Sacrament Prayers and the Doctrine of Christ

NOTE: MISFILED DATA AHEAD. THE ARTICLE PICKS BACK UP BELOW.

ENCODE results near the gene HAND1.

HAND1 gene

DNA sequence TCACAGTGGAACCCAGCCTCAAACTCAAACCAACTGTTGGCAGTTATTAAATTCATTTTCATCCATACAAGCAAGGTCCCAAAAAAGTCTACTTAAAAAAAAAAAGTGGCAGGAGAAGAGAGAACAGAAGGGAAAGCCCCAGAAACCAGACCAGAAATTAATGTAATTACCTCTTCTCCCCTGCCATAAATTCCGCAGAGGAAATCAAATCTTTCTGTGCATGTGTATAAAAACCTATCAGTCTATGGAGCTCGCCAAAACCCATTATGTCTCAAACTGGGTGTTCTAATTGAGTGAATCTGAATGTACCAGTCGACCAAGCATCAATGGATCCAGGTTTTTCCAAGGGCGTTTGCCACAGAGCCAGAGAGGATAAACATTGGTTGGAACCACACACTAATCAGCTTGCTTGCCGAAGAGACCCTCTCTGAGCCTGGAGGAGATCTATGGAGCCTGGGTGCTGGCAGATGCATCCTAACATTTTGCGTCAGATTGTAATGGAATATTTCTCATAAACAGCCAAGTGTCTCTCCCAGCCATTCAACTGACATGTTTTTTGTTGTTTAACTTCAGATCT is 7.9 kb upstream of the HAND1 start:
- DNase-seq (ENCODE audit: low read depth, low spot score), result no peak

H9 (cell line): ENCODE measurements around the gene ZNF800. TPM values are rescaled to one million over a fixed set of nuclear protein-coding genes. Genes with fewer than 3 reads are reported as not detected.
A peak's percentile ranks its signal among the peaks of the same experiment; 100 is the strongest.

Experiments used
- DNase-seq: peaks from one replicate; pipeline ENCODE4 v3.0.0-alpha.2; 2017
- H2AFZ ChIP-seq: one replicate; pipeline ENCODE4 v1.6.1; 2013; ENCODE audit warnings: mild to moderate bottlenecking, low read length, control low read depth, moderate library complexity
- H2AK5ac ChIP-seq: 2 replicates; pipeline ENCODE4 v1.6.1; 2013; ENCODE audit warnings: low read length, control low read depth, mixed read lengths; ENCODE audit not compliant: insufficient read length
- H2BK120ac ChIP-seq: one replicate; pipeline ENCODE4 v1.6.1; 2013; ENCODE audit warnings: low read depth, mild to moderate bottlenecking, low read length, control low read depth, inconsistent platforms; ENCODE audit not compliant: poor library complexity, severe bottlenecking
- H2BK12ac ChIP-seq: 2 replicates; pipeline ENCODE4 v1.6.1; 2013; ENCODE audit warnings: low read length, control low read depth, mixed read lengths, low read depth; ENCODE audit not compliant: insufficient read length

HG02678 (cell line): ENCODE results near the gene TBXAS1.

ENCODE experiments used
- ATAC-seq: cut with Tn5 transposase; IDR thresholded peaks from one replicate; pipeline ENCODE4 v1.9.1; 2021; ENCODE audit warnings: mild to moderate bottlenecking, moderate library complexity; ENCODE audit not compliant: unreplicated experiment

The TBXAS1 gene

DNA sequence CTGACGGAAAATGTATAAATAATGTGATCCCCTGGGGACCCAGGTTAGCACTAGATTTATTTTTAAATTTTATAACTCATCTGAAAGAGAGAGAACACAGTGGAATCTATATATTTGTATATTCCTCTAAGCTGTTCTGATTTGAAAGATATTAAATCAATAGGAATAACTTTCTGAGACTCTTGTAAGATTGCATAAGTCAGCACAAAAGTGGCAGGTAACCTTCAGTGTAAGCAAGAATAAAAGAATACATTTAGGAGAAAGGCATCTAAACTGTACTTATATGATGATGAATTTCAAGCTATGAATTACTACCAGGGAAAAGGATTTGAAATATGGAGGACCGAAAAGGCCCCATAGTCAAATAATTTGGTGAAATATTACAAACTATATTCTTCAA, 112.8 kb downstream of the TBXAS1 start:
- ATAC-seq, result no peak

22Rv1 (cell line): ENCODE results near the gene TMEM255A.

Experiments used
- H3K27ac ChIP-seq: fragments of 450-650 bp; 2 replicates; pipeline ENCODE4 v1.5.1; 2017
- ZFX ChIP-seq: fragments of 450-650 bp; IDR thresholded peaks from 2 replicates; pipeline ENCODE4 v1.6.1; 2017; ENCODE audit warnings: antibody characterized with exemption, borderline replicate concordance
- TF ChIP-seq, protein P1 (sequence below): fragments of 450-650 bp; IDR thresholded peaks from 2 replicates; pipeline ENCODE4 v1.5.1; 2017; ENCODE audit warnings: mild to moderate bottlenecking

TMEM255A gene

I am always interested in seeing how ideas grow, develop, and take shape of the years.  I suppose that is part of why I find the study of theology so interesting.  As I was studying the “Come, Follow Me” curriculum this last week, it struck me how the sacrament prayers seem to have developed and formulated alongside the Doctrine of Christ in the Book of Mormon. Early in the Book of Mormon, the prophetic triumvirate of Lehi, Nephi, and Jacob propose a controversial change to the traditional Hebrew religion, a change based on their revelations and their understanding of Isaiah that they called the Doctrine of Christ.  Towards the end of his record, Nephi summarizes this doctrine as follows: Wherefore, my beloved brethren, can we follow Jesus save we shall be willing to keep the commandments of the Father? … Wherefore, my beloved brethren, I know that if ye shall follow the Son, with full purpose of heart, acting no hypocrisy and no deception before God, but with real intent, repenting of your sins, witnessing unto the Father that ye are willing to take upon you the name of Christ, by baptism—yea, by following your Lord and your Savior down into the water, according to his word, behold, then shall ye receive the Holy Ghost; yea, then cometh the baptism of fire and of the Holy Ghost; and then can ye speak with the tongue of angels, and shout praises unto the Holy One of Israel.[1] There is the nucleus of the future sacrament…